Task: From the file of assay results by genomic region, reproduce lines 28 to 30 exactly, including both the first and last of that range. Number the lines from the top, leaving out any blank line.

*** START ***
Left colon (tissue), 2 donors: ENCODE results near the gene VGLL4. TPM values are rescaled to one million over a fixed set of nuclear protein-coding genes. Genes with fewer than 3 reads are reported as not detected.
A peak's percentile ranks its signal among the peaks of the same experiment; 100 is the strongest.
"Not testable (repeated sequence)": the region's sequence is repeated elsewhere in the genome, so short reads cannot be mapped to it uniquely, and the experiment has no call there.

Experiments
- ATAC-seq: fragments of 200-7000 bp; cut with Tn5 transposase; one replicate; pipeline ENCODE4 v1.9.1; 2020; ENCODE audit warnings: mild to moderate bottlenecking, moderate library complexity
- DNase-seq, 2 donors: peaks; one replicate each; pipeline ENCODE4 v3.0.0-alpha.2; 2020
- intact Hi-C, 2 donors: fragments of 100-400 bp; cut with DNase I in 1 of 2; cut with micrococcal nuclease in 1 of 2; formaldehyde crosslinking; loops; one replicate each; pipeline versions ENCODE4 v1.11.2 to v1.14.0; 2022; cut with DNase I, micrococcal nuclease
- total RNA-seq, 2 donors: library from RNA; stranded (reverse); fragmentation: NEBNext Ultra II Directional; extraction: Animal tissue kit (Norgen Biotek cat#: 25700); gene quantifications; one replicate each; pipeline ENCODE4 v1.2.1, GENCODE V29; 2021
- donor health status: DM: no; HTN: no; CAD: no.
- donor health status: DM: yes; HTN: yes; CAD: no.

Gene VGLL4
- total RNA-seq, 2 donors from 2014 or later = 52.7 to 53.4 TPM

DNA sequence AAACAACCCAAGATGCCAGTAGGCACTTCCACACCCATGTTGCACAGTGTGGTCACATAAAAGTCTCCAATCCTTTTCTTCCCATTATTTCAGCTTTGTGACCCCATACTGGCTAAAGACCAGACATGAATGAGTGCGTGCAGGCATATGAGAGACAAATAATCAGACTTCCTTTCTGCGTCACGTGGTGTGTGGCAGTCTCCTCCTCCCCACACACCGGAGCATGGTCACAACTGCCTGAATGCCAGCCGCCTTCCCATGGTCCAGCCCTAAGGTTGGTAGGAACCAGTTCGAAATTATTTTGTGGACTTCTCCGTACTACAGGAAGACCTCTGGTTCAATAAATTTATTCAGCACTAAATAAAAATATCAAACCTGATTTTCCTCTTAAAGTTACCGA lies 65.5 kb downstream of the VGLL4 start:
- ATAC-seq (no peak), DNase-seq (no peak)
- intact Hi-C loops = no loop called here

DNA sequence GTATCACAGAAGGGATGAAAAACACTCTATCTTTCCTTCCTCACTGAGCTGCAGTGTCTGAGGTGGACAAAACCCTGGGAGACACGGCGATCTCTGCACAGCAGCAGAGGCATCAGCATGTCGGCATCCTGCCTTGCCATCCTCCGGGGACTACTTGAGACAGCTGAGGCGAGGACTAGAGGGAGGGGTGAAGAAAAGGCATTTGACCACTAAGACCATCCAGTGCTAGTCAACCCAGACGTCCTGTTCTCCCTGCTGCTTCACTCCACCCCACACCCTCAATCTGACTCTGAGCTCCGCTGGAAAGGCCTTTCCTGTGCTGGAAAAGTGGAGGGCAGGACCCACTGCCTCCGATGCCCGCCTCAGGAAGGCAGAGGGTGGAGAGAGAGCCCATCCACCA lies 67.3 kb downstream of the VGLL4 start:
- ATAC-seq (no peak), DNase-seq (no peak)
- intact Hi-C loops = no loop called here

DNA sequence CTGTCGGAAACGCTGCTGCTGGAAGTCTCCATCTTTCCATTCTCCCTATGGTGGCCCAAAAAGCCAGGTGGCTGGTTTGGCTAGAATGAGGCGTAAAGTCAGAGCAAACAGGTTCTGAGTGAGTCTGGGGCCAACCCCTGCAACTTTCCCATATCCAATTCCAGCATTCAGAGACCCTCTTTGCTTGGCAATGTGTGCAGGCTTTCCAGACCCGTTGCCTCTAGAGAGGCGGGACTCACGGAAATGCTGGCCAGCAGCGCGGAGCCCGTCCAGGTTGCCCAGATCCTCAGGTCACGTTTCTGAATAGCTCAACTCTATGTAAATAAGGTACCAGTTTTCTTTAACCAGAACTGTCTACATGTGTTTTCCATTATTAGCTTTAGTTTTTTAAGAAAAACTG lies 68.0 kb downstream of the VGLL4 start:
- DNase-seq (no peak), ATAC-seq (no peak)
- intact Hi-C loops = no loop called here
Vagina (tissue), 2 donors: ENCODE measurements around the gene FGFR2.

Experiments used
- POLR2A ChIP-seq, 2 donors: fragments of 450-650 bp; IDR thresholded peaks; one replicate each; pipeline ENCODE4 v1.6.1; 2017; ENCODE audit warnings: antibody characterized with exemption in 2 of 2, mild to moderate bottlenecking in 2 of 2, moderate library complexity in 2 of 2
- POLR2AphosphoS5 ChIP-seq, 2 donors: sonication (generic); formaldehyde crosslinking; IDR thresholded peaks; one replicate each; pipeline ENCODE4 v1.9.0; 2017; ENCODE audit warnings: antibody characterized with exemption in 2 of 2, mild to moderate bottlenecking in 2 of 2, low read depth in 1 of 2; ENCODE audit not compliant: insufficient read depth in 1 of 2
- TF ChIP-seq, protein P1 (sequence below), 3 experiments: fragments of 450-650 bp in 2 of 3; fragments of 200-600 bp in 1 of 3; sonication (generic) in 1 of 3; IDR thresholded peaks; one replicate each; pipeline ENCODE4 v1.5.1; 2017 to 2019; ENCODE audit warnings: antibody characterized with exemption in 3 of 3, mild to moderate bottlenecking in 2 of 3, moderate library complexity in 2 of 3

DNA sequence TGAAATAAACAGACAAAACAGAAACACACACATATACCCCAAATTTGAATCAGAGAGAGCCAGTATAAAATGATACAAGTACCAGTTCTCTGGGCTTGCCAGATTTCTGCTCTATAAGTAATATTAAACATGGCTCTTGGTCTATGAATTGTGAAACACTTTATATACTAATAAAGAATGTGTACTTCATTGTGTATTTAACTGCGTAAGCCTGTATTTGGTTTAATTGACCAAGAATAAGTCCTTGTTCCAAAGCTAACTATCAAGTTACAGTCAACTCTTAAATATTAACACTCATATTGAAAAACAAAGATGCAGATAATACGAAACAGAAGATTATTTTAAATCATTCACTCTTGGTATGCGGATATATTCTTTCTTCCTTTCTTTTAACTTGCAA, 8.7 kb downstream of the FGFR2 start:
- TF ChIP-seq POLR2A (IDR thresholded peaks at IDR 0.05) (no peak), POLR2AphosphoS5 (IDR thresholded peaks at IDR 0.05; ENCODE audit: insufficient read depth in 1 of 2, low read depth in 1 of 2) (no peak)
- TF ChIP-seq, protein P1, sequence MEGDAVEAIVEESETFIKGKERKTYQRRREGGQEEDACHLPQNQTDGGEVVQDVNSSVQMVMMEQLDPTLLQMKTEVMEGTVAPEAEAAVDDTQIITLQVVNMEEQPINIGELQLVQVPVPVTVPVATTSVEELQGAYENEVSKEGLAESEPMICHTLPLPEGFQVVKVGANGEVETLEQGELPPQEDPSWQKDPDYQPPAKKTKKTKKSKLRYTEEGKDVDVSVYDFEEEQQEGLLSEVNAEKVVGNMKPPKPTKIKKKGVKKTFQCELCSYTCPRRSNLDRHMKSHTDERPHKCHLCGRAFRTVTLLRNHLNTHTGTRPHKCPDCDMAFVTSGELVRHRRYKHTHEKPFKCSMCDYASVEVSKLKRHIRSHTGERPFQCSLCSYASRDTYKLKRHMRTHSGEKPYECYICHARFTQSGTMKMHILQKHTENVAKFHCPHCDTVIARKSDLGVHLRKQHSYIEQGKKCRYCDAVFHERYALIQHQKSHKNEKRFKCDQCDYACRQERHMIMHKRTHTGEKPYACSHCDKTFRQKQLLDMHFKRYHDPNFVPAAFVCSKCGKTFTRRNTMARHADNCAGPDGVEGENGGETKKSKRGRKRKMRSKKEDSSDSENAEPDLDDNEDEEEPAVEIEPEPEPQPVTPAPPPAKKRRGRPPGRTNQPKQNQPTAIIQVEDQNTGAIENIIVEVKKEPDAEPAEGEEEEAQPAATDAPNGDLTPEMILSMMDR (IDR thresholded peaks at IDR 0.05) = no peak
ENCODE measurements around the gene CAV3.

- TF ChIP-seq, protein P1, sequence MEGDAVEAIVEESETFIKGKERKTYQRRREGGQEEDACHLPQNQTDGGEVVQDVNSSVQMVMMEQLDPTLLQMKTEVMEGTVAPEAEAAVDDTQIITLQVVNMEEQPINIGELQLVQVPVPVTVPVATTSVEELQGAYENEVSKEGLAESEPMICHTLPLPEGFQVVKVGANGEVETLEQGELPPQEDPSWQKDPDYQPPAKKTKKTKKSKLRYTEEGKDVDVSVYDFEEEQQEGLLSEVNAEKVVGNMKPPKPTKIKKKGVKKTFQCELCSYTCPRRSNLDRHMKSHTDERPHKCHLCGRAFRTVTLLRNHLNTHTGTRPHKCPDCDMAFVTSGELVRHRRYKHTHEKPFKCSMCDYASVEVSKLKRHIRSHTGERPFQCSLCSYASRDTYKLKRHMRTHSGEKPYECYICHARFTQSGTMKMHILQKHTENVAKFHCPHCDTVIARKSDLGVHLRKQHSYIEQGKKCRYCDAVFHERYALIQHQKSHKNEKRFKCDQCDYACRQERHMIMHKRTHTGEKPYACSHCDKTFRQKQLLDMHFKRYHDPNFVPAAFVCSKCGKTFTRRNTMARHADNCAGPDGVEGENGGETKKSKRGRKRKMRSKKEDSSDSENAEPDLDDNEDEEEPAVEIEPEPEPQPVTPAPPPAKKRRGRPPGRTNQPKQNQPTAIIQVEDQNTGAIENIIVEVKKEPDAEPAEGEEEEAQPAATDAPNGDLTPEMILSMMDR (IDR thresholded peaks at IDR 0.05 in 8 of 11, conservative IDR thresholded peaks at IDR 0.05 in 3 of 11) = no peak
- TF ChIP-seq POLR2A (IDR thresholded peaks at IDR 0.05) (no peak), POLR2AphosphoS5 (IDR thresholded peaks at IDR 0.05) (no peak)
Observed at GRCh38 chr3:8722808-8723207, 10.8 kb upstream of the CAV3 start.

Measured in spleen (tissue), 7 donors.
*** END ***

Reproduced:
- TF ChIP-seq POLR2A (IDR thresholded peaks at IDR 0.05) (no peak), POLR2AphosphoS5 (IDR thresholded peaks at IDR 0.05; ENCODE audit: insufficient read depth in 1 of 2, low read depth in 1 of 2) (no peak)
- TF ChIP-seq, protein P1, sequence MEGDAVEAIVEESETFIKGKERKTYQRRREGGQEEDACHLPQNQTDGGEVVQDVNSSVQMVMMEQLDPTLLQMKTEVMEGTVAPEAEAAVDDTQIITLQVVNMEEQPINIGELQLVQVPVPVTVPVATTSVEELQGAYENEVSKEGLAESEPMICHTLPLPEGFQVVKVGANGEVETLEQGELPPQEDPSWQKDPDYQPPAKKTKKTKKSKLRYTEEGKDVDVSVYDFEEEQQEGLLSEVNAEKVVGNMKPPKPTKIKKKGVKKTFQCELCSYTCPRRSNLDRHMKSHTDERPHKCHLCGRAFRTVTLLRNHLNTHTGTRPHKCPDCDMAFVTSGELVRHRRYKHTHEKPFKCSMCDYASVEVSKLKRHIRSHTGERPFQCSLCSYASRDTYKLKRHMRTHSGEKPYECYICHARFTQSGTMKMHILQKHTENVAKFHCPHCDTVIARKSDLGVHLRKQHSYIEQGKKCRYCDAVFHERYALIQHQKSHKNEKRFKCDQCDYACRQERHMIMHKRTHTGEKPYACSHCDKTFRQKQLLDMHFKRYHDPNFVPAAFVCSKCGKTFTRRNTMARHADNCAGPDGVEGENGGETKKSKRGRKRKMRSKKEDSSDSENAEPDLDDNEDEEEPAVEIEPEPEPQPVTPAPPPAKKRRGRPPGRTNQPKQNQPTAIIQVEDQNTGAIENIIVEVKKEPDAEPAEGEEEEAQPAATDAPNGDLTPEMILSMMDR (IDR thresholded peaks at IDR 0.05) = no peak
ENCODE measurements around the gene CAV3.